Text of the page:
A trans boy determined to prove his gender to his conservative Latinx family summons a ghost who refuses to leave in Aiden Thomas’s paranormal YA debut.
Continue reading “Cemetery Boys – Aiden Thomas | Blog Tour”
Yadriel has summoned a ghost, and now he can’t get rid of him.
When his traditional Latinx family has problems accepting his true gender, Yadriel becomes determined to prove himself a real brujo. With the help of his cousin and best friend Maritza, he performs the ritual himself, and then sets out to find the ghost of his murdered cousin and set it free.
However, the ghost he summons is actually Julian Diaz, the school’s resident bad boy, and Julian is not about to go quietly into death. He’s determined to find out what happened and tie off some loose ends before he leaves. Left with no choice, Yadriel agrees to help Julian, so that they can both get what they want. But the longer Yadriel spends with Julian, the less he wants to let him leave.
Tweet Cute is Emma Lord’s debut novel. This young adult contemporary is filled with a frenemy to lovers romance, alongside stolen family recipes and raging Twitter wars.
Goodreads | Amazon
A fresh, irresistible rom-com from debut author Emma Lord about the chances we take, the paths life can lead us on, and how love can be found in the opposite place you expected.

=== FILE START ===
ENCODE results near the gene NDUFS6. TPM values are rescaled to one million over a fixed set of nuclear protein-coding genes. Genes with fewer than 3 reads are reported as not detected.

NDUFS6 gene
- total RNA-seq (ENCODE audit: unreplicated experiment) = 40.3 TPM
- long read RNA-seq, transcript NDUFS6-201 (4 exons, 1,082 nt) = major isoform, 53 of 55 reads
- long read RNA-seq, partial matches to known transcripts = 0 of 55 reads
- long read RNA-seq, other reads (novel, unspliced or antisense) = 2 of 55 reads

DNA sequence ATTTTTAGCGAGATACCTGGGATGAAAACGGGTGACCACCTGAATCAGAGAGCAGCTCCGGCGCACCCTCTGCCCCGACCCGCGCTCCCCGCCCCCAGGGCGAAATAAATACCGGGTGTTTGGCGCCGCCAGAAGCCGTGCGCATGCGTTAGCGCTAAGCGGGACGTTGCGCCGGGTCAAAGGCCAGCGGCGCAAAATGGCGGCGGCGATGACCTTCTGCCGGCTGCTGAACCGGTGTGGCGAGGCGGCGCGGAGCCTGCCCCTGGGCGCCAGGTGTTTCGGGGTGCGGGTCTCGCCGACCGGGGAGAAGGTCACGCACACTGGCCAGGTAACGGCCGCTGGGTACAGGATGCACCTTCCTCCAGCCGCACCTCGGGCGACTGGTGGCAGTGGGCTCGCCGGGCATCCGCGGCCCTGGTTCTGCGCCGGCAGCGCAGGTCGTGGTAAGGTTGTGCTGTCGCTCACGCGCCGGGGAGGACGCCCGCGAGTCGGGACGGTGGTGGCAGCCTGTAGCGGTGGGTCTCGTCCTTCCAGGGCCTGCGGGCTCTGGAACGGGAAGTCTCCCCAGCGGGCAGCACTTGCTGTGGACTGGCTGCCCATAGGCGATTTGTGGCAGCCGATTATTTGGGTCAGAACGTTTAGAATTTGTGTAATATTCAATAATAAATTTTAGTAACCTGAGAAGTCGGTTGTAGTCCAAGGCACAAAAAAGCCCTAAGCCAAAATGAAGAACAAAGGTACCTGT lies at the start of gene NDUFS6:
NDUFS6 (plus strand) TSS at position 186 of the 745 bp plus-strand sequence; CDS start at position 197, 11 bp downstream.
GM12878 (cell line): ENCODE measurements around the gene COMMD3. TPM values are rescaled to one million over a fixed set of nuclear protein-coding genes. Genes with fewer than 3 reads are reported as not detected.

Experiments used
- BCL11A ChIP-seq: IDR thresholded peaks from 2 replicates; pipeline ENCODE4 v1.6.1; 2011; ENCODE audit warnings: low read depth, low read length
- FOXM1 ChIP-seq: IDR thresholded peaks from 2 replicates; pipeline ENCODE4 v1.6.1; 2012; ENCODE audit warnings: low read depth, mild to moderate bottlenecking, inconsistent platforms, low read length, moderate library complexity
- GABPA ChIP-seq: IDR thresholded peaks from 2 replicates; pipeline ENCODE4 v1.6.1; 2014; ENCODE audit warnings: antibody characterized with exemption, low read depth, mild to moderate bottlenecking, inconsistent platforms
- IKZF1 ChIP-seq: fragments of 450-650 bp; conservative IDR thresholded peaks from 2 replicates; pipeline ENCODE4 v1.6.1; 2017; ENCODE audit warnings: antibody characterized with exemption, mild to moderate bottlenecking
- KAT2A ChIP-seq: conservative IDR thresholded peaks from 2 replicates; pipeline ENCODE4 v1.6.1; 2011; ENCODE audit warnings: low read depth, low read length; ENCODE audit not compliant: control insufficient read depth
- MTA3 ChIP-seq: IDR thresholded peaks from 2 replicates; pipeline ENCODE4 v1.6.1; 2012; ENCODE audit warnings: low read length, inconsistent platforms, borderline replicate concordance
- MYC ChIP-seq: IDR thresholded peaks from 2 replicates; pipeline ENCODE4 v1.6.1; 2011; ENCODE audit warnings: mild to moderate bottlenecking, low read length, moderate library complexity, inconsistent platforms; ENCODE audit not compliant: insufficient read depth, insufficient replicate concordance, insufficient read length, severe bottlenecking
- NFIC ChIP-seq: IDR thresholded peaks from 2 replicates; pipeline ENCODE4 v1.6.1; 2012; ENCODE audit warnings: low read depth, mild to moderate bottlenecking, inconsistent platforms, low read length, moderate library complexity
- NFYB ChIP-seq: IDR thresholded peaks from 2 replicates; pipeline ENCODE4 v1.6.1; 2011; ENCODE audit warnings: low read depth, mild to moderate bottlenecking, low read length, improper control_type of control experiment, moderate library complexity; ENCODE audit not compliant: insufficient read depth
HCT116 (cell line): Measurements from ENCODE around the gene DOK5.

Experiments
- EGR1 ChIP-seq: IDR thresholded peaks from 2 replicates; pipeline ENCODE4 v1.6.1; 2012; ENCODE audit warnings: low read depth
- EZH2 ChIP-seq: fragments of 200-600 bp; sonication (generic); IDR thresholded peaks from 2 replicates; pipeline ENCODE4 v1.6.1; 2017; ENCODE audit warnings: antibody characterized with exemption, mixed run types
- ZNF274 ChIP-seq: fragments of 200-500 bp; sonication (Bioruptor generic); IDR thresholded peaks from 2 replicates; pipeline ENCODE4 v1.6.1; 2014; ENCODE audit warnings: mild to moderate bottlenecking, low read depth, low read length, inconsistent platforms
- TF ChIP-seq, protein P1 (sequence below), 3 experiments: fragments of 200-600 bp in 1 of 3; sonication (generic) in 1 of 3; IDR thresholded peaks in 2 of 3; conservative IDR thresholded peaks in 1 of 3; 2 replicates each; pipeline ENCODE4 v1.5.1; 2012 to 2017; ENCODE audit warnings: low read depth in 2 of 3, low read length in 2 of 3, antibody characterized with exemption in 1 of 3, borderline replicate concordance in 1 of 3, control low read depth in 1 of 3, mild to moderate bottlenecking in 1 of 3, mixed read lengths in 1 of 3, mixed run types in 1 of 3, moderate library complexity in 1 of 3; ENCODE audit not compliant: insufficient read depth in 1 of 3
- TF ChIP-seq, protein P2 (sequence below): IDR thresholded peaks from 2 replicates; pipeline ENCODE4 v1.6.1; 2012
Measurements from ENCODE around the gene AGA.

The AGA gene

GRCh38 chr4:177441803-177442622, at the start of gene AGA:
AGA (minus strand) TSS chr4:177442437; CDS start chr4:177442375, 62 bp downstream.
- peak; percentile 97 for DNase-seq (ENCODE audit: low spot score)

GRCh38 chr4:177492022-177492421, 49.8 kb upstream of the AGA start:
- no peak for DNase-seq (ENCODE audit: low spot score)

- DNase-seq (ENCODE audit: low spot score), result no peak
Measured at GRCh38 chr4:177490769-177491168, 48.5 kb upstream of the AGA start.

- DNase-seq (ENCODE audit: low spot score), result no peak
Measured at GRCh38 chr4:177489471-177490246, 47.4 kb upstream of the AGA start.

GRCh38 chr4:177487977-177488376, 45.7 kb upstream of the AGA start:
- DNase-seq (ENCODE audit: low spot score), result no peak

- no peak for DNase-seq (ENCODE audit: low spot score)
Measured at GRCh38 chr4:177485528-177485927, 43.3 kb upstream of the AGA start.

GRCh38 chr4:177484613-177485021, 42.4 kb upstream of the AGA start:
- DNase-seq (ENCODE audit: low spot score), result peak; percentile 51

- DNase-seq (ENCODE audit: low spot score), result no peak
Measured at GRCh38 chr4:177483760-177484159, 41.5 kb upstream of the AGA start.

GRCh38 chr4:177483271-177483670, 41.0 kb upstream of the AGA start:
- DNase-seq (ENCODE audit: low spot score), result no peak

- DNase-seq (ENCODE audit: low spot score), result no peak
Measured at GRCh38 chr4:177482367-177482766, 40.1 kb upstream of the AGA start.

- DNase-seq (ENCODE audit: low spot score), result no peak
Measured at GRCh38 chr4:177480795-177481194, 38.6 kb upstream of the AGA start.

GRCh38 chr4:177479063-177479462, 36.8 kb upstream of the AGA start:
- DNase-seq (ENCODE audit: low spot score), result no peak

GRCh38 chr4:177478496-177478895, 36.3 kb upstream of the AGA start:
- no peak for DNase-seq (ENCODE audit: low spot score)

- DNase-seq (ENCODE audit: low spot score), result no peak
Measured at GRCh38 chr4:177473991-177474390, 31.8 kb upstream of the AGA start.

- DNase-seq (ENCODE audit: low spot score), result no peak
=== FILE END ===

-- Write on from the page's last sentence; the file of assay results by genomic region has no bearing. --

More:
Continue reading “Tweet Cute – Emma Lord | Review”
Meet Pepper, swim team captain, chronic overachiever, and all-around perfectionist. Her family may be falling apart, but their massive fast-food chain is booming ― mainly thanks to Pepper, who is barely managing to juggle real life while secretly running Big League Burger’s massive Twitter account.
Enter Jack, class clown and constant thorn in Pepper’s side. When he isn’t trying to duck out of his obscenely popular twin’s shadow, he’s busy working in his family’s deli. His relationship with the business that holds his future might be love/hate, but when Big League Burger steals his grandma’s iconic grilled cheese recipe, he’ll do whatever it takes to take them down, one tweet at a time.
All’s fair in love and cheese ― that is, until Pepper and Jack’s spat turns into a viral Twitter war. Little do they know, while they’re publicly duking it out with snarky memes and retweet battles, they’re also falling for each other in real life ― on an anonymous chat app Jack built.
As their relationship deepens and their online shenanigans escalate ― people on the internet are shipping them?? ― their battle gets more and more personal, until even these two rivals can’t ignore they were destined for the most unexpected, awkward, all-the-feels romance that neither of them expected.